One of my regular email correspondents reported recently that he has been having an odd problem with his Opel Manta A series blowing its dipstick out of its hole. In the past I have heard of similar tales involving the oil filler cap popping off unexpectedly. Both are bad news, apart from the mess it will make of the engine bay, if you are on the motorway and don't notice what has happened your engine could run dry and seize up.

In my opinion, the most likely cause is the build up of crankcase pressure due to a blocked breather gauze. Sadly, it is synonymous with a vehicle that has been neglected or otherwise unloved. When the oil isn't changed regularly and / or is poor quality it becomes thick and tar like, clinging to surfaces and not flowing as it should.

The majority of Opel Manta A series models are fitted with the cam in head or C.I.H. engine. The breather gauze is made of a metallic mesh located inside the top of the rocker cover and  held in place by a steel plate spot welded to the inside the cover at the time of manufacture.

As I see it there are a number of servicing options available:

Option 1 - Flush through with white spirit, engine degreaser or a full can of carb/injection cleaner. This can be sprayed or poured through the breather hole at the top of the rocker cover and collected with a suitably large solvent resistant bowl placed underneath.

Option 2 - Soak the whole rocket cover in a bucket of strong caustic cleaner. This will probably remove any finish and require you to paint or powder coat afterwards.

Option 3 - Drill out the spot welds, remove and clean the gauze and refit. Replace the spot welds with some pretty stainless steel bolts, not exactly concours standard but very practical.

Furthermore if the engine has covered over 75,000 miles, even if it is still running well, a light engine rebuild is in order. Fitting parts such as new piston rings, bearings and honing the bores, not a cheap option today, but good value in the longer term.

From my past experience with these engines I found that they responded well to either; changing the oil at the recommended 6000 miles intervals with a cheap oil from the motor factors or leaving it for a longer period, providing it was quality semi-synthetic oil.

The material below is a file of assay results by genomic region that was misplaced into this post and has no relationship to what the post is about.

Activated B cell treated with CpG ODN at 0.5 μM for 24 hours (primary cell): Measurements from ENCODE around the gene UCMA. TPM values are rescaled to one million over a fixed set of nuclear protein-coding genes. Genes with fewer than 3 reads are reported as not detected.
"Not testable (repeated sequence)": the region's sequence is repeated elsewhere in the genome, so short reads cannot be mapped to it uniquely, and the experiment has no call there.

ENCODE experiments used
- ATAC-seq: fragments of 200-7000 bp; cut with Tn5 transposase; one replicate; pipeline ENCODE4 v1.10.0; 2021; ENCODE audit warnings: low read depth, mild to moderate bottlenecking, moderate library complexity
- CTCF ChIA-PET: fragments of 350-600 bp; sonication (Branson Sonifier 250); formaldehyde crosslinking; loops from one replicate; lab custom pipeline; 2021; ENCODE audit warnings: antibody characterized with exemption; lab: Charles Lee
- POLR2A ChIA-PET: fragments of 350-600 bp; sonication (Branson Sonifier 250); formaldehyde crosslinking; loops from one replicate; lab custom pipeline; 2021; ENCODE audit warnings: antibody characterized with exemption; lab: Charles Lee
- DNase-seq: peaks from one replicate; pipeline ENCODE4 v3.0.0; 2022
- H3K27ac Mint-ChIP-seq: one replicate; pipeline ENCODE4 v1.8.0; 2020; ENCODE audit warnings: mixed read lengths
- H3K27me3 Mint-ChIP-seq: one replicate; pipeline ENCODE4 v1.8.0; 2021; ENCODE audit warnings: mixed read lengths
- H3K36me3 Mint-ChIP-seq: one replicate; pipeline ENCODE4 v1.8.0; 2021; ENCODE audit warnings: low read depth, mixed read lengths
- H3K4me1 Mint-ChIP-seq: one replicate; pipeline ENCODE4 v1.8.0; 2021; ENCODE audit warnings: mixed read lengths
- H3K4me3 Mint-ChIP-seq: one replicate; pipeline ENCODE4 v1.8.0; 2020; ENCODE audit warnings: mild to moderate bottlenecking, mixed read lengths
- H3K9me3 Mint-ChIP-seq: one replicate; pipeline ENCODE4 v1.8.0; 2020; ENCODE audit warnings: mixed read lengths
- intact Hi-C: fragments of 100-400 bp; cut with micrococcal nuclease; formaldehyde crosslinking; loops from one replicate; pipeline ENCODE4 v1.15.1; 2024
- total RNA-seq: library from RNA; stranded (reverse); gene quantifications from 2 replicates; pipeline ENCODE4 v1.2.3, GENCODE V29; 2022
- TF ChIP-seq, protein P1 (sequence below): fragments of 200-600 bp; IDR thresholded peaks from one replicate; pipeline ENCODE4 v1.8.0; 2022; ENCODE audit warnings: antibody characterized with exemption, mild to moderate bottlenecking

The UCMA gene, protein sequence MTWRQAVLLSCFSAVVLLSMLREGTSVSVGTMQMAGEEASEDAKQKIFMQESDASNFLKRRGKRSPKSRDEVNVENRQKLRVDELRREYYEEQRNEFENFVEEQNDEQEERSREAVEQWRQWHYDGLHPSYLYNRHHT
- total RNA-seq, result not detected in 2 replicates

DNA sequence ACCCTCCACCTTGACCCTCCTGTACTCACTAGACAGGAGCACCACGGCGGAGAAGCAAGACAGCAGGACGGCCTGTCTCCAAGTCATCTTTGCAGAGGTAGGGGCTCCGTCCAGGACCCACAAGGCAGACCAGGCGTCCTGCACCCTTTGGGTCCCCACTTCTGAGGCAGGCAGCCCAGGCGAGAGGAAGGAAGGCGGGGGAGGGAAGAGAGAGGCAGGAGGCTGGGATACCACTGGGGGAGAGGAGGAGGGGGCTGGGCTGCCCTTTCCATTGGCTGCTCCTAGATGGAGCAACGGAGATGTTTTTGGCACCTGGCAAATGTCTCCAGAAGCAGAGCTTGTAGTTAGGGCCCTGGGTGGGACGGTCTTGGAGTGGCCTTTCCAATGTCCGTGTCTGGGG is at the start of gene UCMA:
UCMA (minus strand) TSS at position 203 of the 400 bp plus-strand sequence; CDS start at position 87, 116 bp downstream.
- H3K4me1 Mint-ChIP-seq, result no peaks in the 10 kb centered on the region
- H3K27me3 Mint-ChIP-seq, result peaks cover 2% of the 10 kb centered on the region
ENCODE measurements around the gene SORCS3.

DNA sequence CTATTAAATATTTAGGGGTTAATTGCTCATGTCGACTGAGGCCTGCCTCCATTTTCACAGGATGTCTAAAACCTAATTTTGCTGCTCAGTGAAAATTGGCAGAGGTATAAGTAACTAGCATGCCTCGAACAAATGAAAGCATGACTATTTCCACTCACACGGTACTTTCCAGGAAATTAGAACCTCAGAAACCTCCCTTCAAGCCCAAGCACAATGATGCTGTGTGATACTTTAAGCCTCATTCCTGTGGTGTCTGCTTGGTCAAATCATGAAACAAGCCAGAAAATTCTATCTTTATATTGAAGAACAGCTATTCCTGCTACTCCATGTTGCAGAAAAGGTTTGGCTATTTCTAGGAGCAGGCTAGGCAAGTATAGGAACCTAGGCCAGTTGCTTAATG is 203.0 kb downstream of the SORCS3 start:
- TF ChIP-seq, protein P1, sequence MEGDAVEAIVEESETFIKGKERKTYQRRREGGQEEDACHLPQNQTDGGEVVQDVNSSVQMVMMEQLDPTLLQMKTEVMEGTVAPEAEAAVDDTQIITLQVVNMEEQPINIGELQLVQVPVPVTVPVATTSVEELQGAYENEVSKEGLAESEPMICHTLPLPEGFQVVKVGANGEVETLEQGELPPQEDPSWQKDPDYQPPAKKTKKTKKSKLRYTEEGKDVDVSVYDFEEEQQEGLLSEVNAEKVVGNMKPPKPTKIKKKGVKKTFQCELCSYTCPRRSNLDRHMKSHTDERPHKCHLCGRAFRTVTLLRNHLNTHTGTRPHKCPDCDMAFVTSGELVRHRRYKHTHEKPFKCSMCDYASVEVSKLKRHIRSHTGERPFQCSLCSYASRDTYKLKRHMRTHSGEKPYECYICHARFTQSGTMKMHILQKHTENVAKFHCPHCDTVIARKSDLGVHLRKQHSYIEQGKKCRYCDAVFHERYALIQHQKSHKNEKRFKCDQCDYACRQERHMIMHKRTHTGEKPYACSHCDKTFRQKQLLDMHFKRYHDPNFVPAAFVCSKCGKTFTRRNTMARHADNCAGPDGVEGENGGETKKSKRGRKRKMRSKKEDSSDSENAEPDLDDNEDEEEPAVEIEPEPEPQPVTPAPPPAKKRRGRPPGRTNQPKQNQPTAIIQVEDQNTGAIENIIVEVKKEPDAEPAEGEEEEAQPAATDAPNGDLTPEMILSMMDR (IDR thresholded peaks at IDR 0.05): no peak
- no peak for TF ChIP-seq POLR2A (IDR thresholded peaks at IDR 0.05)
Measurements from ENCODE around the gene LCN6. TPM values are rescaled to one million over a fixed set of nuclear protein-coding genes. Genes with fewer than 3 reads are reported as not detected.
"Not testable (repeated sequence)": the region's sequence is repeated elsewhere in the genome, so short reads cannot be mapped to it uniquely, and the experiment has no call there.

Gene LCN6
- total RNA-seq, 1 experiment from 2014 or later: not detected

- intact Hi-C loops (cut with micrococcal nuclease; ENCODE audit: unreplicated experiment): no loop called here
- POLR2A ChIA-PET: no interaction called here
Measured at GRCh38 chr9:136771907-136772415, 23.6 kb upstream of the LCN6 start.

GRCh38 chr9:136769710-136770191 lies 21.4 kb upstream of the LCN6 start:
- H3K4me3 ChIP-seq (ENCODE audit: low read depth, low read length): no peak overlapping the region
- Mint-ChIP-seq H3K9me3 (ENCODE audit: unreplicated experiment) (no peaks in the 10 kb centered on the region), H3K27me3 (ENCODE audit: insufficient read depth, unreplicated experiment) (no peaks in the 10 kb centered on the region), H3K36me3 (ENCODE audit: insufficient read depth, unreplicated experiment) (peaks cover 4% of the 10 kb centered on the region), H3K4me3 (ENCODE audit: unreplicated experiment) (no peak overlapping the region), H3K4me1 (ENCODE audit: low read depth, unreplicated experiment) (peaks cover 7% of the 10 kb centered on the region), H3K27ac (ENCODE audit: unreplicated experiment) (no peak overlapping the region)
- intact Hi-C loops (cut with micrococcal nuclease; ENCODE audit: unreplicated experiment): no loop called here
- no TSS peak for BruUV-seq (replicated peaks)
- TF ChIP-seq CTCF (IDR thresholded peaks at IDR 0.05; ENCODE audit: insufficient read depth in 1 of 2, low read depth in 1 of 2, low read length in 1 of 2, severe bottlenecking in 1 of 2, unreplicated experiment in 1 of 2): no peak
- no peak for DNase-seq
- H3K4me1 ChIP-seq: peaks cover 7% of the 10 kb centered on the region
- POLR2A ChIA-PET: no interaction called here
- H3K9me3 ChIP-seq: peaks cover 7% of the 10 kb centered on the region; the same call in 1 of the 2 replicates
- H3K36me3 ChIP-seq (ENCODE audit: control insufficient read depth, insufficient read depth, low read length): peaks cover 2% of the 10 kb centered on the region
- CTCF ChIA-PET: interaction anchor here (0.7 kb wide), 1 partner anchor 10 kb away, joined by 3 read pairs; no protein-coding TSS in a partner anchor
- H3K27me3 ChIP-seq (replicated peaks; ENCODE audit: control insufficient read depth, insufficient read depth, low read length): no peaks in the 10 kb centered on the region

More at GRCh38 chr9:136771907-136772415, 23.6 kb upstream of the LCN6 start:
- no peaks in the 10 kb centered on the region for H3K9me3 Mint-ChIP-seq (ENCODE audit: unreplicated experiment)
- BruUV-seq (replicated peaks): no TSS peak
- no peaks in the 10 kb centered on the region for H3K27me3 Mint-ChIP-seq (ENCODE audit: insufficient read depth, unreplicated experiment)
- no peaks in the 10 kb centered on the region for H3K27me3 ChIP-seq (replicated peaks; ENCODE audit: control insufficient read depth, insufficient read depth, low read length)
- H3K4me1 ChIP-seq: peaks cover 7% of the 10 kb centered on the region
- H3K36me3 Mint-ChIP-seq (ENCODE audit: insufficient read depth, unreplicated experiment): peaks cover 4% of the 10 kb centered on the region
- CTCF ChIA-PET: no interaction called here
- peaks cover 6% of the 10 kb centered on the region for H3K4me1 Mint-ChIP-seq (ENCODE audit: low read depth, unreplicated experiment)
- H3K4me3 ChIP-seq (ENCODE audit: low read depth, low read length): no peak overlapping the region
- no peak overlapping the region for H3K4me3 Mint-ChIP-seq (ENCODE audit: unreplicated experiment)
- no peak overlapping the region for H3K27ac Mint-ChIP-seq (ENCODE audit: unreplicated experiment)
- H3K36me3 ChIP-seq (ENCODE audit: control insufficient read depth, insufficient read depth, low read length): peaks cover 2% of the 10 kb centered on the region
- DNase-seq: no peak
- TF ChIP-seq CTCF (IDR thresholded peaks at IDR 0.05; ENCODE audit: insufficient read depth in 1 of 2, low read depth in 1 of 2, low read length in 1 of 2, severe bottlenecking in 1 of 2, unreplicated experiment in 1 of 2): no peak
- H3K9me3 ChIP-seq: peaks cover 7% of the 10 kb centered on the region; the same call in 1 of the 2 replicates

John Lomas has owned this lovely Opel Manta A series for the last 15 years, back then he didn't feel it was viable to spend good money on it. Recently with these cars becoming increasingly rare, he felt it was worth the effort and splashed out on a "Top job" re-spray, adding a Broadspeed Turbo front spoiler and Opel Manta B series 13" alloys wheels.

The rest of car is standard Opel Manta A series – and the kids think its ‘Epic’?

Tony is looking for a master cylinder (Delco) repair kit for his 1978 Kadett C GT/E 1.9.
He has an unconfirmed part no thanks to Alymac at the Opel Kadett C owners Club which is 3476454.
An Opel Manta B brake cylinder and reservoir would be another possible option.

Drop me a line or use the comments section and I'll pass your details on to him.

Opel Kadett GT/e - source Opel Martin

Steve, dropped me a line, he is looking for the following items for a Vauxhall FD Victor:
  • Front panel
  • Plastic inner wings
  • Door cards
I don't have any parts of this type, but if you can help please get in touch

Here's what WikiPedia has to say about the Vauxhall Victor FD Series

Vauxhall Victor FD series - source Classic and Performance car

Robert Newborn asked me about piston rings for a 993cc engined Vauxhall Nova, I had mistakenly thought that the Vauxhall Nova only came equipped with the alloy headed overhead cam or OHC engine used in so many of the early front wheel drive generation of GM vehicles.
Apparently, the smallest capacity versions of the early Vauxhall Nova and Astra too, inherited the same ancient overhead valve or OHV engines that date back to the Opel Kadett B and C series. Well you learn something new every day as they say.

Vauxhall Nova Mk1 - available with 998cc engines too

I couldn't help Robert, but if by chance you can help, please contact me and I will be glad to pass your details on.